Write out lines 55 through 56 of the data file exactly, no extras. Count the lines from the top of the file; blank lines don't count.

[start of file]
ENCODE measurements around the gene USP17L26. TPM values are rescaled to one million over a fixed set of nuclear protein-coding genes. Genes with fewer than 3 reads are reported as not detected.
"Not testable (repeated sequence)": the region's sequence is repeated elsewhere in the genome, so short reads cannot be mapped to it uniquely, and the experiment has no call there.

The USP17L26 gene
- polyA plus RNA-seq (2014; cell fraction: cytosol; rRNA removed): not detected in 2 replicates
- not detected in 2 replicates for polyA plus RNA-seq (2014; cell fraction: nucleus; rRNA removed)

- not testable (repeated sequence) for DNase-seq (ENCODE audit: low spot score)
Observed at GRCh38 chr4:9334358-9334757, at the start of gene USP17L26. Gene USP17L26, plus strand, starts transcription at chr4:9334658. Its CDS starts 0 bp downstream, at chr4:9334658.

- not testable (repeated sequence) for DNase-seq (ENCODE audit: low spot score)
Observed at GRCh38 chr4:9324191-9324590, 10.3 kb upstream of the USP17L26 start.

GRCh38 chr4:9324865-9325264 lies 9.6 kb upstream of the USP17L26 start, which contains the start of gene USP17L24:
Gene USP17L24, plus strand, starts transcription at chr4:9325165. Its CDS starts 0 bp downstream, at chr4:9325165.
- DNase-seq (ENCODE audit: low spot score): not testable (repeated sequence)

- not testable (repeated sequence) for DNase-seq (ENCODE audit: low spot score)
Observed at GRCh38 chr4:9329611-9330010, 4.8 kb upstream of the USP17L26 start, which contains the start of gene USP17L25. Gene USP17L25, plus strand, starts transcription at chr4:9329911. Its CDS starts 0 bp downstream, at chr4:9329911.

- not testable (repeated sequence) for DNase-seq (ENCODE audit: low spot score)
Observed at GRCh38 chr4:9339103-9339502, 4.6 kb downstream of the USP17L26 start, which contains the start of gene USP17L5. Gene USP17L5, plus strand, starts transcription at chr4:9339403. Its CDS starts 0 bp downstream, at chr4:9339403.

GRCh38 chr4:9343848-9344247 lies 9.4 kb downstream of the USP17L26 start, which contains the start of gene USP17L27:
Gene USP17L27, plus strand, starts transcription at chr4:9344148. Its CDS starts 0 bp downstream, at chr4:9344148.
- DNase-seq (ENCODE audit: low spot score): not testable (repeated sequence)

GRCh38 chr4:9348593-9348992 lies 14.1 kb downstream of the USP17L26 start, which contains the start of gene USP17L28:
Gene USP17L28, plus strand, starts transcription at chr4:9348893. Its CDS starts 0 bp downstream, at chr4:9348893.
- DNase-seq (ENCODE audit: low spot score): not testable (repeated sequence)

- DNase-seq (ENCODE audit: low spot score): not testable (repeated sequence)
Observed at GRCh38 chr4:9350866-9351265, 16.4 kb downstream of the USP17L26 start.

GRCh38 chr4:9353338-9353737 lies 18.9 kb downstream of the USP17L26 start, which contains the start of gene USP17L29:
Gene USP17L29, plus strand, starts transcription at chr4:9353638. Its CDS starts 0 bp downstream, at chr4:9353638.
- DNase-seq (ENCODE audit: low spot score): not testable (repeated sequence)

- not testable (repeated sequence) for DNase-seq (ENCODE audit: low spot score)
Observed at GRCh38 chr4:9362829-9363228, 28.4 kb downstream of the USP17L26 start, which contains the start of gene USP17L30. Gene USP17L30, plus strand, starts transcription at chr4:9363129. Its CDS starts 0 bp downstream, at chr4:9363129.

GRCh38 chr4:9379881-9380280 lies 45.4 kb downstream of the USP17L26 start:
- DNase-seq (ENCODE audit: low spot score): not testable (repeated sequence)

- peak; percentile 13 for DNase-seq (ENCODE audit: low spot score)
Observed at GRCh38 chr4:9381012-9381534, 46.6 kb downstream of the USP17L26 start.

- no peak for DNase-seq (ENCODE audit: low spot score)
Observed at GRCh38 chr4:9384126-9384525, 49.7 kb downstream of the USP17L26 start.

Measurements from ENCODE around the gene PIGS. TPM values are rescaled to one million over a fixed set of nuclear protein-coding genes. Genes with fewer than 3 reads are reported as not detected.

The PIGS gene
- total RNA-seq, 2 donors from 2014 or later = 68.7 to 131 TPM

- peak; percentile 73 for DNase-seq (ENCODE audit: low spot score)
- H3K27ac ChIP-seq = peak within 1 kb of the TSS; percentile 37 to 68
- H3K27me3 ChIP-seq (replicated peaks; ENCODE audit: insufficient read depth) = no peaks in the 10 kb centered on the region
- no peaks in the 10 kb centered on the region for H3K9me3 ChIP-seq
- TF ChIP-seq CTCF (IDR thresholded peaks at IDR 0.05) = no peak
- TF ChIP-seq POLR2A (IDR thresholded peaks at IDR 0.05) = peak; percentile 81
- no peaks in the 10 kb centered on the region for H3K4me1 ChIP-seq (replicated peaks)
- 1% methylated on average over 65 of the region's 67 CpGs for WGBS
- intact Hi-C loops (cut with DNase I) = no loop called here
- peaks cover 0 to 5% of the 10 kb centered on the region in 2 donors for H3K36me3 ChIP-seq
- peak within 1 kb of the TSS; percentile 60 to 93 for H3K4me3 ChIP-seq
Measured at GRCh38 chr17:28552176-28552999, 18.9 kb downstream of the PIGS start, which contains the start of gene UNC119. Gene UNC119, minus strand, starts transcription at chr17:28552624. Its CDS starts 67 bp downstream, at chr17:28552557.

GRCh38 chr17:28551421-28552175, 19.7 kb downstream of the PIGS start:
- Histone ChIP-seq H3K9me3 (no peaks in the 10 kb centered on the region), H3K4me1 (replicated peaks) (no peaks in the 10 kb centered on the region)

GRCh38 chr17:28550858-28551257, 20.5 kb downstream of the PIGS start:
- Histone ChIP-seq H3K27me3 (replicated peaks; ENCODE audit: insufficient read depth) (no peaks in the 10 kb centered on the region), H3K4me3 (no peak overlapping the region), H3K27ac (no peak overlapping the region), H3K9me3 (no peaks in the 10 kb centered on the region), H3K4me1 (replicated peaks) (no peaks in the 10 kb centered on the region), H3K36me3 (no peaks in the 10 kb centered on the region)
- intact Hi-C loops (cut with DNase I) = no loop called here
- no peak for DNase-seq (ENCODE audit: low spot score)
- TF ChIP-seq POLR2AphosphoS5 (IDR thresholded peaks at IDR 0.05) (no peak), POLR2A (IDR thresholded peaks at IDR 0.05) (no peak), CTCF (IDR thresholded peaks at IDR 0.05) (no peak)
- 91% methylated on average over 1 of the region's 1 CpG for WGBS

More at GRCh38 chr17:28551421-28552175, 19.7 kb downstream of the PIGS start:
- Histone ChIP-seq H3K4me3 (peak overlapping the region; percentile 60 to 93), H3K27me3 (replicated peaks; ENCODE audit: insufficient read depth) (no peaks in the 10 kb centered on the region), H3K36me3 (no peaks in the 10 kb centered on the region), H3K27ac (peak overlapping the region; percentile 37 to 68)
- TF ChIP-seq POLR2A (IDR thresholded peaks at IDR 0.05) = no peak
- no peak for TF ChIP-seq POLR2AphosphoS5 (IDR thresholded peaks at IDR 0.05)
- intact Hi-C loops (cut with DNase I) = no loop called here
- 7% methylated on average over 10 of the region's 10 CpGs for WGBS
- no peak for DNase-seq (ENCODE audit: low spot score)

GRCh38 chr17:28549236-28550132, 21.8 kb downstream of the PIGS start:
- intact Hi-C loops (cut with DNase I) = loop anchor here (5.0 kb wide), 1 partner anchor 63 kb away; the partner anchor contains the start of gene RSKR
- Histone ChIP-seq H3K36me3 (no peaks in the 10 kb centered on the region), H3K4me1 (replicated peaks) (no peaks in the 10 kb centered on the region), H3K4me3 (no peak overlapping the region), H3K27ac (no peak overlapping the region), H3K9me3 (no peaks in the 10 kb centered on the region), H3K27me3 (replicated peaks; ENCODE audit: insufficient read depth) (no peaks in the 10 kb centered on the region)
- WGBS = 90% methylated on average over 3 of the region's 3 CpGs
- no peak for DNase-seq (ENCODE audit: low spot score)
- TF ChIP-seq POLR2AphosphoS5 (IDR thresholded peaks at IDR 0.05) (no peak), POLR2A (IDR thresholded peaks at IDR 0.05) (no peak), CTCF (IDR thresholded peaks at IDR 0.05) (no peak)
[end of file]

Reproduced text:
- intact Hi-C loops (cut with DNase I) = no loop called here
- no peak for DNase-seq (ENCODE audit: low spot score)